Microsoft Detects A New Cryptocurrency-Related Malware Spreading Across Windows Computers
- Microsoft’s Security team warns of a possible cryptocurrency malware for Windows users.
- The malware targets personal info, credit card details, credentials, and cryptocurrency wallets.
- Users urged not to open any suspicious or fishy emailed attachments.
The Microsoft Security Intelligence team confirmed the presence of a new ‘info-stealing malware’ present in its Windows computers. In a tweet on Aug 27, the MSI team stated the malware was first spotted on cybercriminal black markets in June but has recently started spreading widely across the globe.
The new malware shares a name with an unrelated family of Android banking malware. Anubis is deployed in what appears to be limited, initial campaigns that have so far only used a handful of known download URLs and C2 servers.
— Microsoft Security Intelligence (@MsftSecIntel) August 26, 2020
The malware, named Anubis, arises from a code forked from Loki info-stealing malware, which was first detected in February 2016. Loki malware first started targeting Android operating systems on mobile phones allowing the hackers to steal credentials, data ex-filtration, disabling notifications, and intercepting communications.
The widespread malware in the fall of 2017 detected ransomware behavior with a forked version sold in the cybercriminal underground marketplaces.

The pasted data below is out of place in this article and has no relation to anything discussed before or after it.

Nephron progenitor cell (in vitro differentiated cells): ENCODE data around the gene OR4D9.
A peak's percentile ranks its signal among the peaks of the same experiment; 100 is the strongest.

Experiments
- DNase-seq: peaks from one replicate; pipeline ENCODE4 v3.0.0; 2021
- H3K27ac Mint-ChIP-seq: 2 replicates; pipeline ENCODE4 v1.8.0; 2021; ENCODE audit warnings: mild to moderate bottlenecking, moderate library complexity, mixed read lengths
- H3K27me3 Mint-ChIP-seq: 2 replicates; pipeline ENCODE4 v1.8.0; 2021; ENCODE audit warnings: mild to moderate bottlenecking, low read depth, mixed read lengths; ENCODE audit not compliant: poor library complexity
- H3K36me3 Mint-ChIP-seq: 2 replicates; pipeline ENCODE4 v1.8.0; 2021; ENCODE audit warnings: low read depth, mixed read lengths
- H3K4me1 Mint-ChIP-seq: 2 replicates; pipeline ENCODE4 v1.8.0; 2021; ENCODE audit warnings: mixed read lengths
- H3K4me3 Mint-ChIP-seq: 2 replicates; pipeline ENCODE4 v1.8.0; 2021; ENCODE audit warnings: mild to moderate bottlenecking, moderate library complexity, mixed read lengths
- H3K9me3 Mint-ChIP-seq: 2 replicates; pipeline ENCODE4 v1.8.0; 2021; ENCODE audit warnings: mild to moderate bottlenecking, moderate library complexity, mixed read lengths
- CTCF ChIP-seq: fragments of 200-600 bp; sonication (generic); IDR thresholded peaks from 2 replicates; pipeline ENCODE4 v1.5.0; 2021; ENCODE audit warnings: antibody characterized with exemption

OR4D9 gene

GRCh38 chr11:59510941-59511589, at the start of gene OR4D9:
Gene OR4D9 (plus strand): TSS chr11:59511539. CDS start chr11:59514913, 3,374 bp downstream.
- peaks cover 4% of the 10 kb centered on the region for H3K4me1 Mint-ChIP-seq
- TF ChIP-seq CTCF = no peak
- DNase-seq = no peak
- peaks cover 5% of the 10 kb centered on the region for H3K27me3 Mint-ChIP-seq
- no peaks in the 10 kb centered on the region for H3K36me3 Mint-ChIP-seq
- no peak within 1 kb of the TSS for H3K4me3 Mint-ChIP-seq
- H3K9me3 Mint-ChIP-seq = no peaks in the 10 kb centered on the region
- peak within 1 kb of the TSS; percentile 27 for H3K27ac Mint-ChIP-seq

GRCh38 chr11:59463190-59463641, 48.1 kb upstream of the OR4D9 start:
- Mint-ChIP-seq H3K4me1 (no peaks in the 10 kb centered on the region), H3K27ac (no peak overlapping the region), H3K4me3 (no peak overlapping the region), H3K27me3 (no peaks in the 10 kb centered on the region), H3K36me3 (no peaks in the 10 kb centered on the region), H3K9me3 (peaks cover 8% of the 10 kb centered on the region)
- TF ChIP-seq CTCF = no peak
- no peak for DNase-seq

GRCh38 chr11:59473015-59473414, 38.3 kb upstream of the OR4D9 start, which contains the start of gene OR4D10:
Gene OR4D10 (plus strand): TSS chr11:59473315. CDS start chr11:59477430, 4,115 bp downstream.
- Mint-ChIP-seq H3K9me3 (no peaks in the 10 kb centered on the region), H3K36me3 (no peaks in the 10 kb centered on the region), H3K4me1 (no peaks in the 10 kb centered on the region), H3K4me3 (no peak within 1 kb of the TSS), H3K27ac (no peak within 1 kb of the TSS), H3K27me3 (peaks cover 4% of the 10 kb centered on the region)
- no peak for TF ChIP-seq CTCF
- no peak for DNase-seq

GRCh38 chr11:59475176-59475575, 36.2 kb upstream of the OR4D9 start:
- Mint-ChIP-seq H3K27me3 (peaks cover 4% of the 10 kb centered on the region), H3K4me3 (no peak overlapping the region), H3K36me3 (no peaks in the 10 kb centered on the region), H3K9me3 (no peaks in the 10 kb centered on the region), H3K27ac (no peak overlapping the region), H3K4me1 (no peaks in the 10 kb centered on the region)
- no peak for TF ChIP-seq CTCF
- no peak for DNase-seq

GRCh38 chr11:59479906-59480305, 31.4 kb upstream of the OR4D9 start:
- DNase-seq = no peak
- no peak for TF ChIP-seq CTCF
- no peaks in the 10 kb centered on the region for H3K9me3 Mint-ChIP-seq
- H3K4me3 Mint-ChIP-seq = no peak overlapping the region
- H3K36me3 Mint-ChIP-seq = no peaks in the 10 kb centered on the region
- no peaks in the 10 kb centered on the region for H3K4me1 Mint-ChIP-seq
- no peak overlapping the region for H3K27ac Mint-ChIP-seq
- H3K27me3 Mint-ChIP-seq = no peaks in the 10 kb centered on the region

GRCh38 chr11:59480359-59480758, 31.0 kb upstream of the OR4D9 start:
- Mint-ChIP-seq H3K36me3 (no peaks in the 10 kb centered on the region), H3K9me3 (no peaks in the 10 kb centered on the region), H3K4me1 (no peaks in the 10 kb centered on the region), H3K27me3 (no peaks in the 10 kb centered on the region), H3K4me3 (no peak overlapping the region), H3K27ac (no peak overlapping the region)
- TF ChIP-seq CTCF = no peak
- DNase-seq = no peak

Similarly, the hackers trick users into downloading the Anubis malware through suspicious emails and false websites and “sends these to command and control servers via an HTTP POST command.” The malware then steals Windows users’ information, mainly targeting crypto wallets, bank credit card information, personal info, and the system operating details.
However, MSI believes the malware is still in its maturity stages, hence limited, and users can keep safe from it.
“The new malware shares a name with an unrelated family of Android banking malware,” MSI tweet reads. “Anubis is deployed in what appears to be limited, initial campaigns that have so far only used a handful of known download URLs and C2 servers.”
MSI warns Windows users not to click on any suspicious emails and websites to avoid downloading the malware. MSI continues to monitor the progress of the fork and will give updates on its growth.